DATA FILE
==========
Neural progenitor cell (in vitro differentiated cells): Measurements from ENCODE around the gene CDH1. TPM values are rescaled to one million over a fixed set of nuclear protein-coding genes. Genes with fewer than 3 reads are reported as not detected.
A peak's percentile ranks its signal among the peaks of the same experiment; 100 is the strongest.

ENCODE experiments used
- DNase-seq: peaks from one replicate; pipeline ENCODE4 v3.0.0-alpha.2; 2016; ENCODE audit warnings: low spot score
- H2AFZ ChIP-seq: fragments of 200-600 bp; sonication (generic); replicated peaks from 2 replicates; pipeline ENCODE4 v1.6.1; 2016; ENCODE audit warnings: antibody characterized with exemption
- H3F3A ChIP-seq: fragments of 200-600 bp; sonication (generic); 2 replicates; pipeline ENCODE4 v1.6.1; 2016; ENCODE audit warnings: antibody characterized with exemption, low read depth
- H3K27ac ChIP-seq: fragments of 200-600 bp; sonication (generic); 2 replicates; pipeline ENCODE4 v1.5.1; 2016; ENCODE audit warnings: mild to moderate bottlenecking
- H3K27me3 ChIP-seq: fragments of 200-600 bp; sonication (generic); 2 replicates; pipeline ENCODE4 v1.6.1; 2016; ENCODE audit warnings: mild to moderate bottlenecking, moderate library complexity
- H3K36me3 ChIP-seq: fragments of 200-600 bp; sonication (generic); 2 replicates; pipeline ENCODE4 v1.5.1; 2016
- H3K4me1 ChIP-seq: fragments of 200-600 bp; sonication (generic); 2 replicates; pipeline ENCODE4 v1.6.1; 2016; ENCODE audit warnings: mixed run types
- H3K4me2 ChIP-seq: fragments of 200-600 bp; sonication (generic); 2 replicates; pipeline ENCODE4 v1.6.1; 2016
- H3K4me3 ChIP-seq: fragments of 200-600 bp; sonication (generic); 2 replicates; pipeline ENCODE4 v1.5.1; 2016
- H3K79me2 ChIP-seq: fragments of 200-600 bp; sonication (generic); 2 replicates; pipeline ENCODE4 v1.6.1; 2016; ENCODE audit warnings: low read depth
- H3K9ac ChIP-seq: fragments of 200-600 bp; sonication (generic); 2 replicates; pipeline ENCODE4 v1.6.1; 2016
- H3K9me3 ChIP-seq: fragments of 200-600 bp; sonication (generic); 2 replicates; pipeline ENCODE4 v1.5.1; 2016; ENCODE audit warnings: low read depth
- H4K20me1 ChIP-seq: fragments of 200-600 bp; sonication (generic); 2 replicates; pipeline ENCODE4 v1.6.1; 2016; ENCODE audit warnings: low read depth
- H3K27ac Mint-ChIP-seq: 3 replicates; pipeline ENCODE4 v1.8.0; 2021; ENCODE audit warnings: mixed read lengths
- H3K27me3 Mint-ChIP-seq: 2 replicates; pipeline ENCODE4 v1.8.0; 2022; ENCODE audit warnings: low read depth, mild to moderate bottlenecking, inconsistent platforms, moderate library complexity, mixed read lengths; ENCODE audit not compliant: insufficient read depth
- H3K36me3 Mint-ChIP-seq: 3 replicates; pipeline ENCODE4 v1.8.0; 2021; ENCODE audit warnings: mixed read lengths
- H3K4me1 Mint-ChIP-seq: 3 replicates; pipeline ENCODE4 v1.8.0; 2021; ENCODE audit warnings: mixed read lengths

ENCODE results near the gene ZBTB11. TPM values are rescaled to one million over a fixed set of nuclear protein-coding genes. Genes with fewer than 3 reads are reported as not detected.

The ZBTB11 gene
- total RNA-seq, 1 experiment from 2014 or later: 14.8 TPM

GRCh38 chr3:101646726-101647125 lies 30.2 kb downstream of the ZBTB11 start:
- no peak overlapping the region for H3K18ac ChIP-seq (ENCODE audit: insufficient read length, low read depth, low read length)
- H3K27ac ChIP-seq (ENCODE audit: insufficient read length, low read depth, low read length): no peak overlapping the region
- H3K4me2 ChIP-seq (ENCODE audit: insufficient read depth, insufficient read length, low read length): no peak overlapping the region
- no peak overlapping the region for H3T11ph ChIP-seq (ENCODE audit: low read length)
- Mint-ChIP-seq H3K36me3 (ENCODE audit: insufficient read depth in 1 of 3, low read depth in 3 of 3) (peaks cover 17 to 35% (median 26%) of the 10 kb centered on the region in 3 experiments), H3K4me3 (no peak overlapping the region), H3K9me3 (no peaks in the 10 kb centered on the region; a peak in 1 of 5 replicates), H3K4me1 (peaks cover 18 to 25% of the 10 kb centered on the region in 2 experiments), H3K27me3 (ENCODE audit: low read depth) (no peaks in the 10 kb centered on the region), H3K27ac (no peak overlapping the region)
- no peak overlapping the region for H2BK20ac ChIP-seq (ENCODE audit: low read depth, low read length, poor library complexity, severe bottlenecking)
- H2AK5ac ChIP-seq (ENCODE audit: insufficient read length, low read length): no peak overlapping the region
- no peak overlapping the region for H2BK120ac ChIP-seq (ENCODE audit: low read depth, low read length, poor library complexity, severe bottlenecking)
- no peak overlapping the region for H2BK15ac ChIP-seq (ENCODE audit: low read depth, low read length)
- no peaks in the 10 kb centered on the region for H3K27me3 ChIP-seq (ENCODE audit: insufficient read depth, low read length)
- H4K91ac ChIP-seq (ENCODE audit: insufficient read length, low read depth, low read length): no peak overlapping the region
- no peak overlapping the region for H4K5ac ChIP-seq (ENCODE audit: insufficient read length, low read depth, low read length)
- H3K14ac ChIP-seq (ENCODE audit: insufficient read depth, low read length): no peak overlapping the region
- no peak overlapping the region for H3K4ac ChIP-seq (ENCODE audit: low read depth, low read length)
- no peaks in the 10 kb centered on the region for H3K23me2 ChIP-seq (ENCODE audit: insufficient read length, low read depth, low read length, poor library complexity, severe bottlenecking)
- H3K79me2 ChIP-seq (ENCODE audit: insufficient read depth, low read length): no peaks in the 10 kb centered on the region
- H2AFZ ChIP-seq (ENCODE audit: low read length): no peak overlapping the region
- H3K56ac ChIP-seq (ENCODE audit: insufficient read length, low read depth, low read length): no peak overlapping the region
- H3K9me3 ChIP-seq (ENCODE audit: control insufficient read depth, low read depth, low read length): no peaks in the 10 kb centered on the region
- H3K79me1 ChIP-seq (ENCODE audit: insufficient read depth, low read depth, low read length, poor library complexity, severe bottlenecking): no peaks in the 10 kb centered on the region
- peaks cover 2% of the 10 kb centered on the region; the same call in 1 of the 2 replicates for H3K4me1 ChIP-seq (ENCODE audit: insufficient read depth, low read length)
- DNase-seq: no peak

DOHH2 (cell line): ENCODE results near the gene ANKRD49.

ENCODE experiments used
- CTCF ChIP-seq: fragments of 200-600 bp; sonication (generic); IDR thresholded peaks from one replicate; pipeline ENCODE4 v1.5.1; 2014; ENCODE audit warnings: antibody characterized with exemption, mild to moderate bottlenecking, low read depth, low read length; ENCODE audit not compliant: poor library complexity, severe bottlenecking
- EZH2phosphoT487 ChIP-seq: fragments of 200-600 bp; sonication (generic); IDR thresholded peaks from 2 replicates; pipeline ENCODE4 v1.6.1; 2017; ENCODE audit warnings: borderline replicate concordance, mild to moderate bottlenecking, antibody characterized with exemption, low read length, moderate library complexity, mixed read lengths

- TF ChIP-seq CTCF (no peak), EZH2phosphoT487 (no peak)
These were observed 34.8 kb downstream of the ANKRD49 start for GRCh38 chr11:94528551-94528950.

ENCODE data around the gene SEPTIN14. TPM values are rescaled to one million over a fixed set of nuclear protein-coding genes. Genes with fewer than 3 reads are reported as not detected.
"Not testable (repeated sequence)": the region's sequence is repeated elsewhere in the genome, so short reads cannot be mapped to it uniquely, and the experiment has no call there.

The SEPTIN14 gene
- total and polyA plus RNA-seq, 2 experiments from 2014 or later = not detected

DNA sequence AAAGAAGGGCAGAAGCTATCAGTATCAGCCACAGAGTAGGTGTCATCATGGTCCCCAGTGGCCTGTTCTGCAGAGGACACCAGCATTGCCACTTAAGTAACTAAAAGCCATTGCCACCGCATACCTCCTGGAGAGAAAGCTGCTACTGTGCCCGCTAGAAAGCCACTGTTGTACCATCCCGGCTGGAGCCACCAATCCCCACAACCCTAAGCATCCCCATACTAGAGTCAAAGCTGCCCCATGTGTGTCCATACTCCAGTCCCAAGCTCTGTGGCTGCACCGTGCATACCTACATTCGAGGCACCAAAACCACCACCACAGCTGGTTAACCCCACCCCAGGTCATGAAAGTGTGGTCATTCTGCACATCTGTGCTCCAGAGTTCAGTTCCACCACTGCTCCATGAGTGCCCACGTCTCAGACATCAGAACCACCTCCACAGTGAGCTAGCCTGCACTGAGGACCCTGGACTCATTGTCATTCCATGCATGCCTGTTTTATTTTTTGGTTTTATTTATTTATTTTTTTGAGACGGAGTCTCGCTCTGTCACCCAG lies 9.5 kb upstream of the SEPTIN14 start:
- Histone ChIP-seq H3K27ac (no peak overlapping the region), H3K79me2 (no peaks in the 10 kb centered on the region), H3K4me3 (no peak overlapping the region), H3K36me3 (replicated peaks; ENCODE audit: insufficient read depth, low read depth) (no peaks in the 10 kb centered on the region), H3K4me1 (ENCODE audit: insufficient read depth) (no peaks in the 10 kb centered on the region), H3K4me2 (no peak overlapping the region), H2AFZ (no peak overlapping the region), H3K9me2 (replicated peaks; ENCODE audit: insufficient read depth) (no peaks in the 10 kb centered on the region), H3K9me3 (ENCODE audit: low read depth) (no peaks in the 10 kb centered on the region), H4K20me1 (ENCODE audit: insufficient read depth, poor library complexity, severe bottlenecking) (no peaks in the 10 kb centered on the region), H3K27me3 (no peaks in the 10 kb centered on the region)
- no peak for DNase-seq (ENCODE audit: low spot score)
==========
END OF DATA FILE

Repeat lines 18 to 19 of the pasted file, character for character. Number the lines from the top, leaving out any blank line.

- H3K27me3 Mint-ChIP-seq: 2 replicates; pipeline ENCODE4 v1.8.0; 2022; ENCODE audit warnings: low read depth, mild to moderate bottlenecking, inconsistent platforms, moderate library complexity, mixed read lengths; ENCODE audit not compliant: insufficient read depth
- H3K36me3 Mint-ChIP-seq: 3 replicates; pipeline ENCODE4 v1.8.0; 2021; ENCODE audit warnings: mixed read lengths